technology. We identified a mediating process consisting of a clearer understanding of the
humanoid and a greater connection to the concept to the self. This pattern of results was
basically unchanged after a two-week post-exposure delay, supporting the notion that
fictional stories can have stable effects on recipients’ meaning frameworks.
2 Degrees of freedom for t-values for t2 are different from t1, because one participant did not answer
the behavioral intentions scale for t1.
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The influence of fictional stories goes beyond entertainment. Stories affect how we
feel, think, and act. With this work, we argue that one of the main functions of fictional
stories is to provide meaning. We introduced meaning as the presence of expectable
relationships of entities within the self, the outside world and between the self and the
outside world (Heine et al., 2006). We identified humanoid service robots as a
technological innovation that is expected to be part of our everyday life in a few years
(International Federation of Robotics, 2014). Humanoid robots, however, likely elicit
negative responses by consumers as meaning frameworks of established relationships are
yet to be established (cf., Mori et al., 2012). Stories are a potent source of meaning due to
the relationships between its elements, inherent to the format as well as the content patterns
of conflict and resolution (e.g., Gottschall, 2012).
In our experiment, recipients of a full-length science fiction movie featuring a
humanoid service robot had a clearer concept of humanoid service robots and they felt a
closer connection of these robots to the self, which led to an indirect effect of movie
exposure to behavioral intentions to use or purchase a humanoid service robot in the future.
This result was observed immediately after watching the movie and after a two-week post-
exposure delay, adding to the growing evidence on the rather stable influence of fictional
stories (e.g., Appel & Richter, 2007; Jensen et al., 2011). At both points of measurement,
there was a main effect of the humanoid robot movie on the clarity of the concept
‘humanoid robot’, but no total, overall effect of the treatment on recipients’ behavioral
intentions. Interpreting this finding, we assume that understanding the concept of a new
technology can not only provide the basis for a closer connection to the self – which
SCIENCE FICTION 20
translates to higher willingness to purchase and engage in the technology. Rather,
understanding the concept of a new technology can possibly trigger aversive responses that
are due to a greater clarity about this technology. Future research needs to address this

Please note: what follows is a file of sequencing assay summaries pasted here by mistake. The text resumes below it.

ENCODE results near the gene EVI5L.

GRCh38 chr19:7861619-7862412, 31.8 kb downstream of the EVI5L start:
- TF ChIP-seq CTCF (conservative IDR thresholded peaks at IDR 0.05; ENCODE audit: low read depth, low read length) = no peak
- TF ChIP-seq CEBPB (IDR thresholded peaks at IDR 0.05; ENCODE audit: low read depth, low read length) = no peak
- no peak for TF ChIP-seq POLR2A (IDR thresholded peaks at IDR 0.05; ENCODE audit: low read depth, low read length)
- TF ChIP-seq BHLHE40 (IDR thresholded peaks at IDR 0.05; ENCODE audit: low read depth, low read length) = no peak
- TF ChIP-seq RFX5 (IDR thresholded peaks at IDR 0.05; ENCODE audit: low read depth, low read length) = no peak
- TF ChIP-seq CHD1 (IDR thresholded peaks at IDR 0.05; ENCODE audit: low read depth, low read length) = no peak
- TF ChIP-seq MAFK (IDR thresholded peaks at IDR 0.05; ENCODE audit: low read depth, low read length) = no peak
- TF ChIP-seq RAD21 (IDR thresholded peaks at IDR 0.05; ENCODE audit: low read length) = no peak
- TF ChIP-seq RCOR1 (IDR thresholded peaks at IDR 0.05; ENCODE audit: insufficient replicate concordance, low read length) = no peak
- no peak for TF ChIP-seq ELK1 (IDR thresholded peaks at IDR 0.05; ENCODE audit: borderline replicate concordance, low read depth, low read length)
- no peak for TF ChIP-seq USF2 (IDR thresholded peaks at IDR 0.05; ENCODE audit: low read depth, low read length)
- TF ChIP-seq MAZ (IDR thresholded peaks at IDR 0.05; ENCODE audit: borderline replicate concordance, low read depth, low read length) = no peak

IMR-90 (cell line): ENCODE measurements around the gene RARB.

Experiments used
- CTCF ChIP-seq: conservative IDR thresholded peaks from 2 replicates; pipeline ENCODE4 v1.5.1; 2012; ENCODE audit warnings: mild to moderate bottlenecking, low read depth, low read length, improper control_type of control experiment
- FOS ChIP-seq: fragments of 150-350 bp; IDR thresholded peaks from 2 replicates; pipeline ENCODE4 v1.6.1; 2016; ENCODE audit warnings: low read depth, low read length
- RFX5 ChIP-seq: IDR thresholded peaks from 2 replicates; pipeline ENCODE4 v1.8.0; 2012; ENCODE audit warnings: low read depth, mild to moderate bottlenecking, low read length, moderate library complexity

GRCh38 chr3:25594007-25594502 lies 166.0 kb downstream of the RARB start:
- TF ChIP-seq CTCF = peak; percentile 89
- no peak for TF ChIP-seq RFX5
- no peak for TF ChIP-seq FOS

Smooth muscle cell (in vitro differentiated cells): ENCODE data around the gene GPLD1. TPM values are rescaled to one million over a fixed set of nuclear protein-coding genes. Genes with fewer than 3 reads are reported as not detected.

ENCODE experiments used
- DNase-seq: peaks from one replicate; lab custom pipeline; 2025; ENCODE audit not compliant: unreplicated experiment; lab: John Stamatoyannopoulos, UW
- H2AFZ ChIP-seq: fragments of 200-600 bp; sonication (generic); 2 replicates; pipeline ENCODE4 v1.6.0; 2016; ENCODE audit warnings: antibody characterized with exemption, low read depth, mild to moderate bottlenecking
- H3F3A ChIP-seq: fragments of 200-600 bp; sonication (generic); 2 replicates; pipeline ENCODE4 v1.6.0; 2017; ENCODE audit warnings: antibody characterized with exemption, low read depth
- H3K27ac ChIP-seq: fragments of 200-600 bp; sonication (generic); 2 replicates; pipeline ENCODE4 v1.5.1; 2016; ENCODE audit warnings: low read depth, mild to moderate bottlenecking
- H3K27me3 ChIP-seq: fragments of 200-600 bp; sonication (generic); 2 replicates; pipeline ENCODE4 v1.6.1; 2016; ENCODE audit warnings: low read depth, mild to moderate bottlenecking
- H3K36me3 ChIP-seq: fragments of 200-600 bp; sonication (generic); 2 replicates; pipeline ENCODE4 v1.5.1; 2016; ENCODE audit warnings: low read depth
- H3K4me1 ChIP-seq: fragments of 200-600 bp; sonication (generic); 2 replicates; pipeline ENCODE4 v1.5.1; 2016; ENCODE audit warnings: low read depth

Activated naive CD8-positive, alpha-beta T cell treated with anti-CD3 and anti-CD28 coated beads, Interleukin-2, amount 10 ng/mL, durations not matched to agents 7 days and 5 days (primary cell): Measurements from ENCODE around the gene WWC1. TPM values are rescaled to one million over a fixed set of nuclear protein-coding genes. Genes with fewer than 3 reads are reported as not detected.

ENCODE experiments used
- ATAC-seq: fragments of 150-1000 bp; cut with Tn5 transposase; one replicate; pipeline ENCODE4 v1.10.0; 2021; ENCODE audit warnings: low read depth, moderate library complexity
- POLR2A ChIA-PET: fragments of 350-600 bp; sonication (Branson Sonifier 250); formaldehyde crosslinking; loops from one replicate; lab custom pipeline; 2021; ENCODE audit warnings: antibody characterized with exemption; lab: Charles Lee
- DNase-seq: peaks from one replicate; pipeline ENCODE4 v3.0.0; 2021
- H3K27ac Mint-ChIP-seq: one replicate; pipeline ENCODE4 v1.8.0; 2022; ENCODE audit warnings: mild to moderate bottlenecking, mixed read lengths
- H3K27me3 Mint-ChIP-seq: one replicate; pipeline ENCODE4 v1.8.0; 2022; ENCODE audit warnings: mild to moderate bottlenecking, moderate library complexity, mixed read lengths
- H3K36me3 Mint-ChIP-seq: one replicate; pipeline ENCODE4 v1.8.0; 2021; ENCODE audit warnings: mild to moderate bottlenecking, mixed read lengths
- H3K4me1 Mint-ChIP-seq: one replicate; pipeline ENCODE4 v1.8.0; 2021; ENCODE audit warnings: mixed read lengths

complex interplay in more detail. The indirect path was of key interest in this study. We
cannot rule out that, given our sample size, the power to identify the indirect path was
sufficient, whereas the power to identify the total effect might have been too small (cf.,
Kenny & Judd, 2014).
The present work contributes to current research in several regards. This work
adds to our understanding of meaning in relation to stories (e.g., Bartsch, Kalch, & Oliver,
2014; Oliver et al., 2012; Oliver & Bartsch, 2009). We provided a clear definition of
meaning, introducing meaning as the presence of expectable relationships between the
things in the world, the self, and the self in the world (Heine et al., 2006). We assume that
the characteristics of fictional stories facilitate the development of concepts and patterns
about the outside world and how the self connects to it. Possibly, this fundamental function
of stories underlies the widespread use of stories to explain and cope with meaning-
threatening incidents humans are faced with, such as the death of loved ones and one’s own
mortality (e.g., Koopman, 2014; 2015; Rieger et al., 2015). Our focus was on the meaning
generating function of science fiction in the field of technological innovations. Our findings
indicate that other potential meaning threats could be alleviated by works of fiction.
Our results further suggest that the power of fiction is not limited to realistic, real-
life content and incidents (cf., Rapp et al., 2014). Using an existing full-length feature
movie we showed that even stories that remarkably diverge from today’s reality can have
real-world effects. This study contributes to our knowledge on the effects of science fiction,
SCIENCE FICTION 21
which has attracted little empirical research so far. This is surprising, given a steady interest
in this topic in various disciplines, including the natural sciences and the humanities (cf.
Bailenson et al., 2007). Early science fiction pioneers, like Hugo Gernsback, had hoped that
science fiction might be a tool to introduce novel technologies to wide audiences (Crouch,
1982). The current research indicates that science fiction might indeed provide meaning for
individuals who are faced with new science and technology.
Our study further adds to the field of human-robot interaction, which will become
increasingly relevant, given that robots will be part of the daily environment of
industrialized societies in only a few years (e.g., Newenham, 2014; Wakefield, 2014). From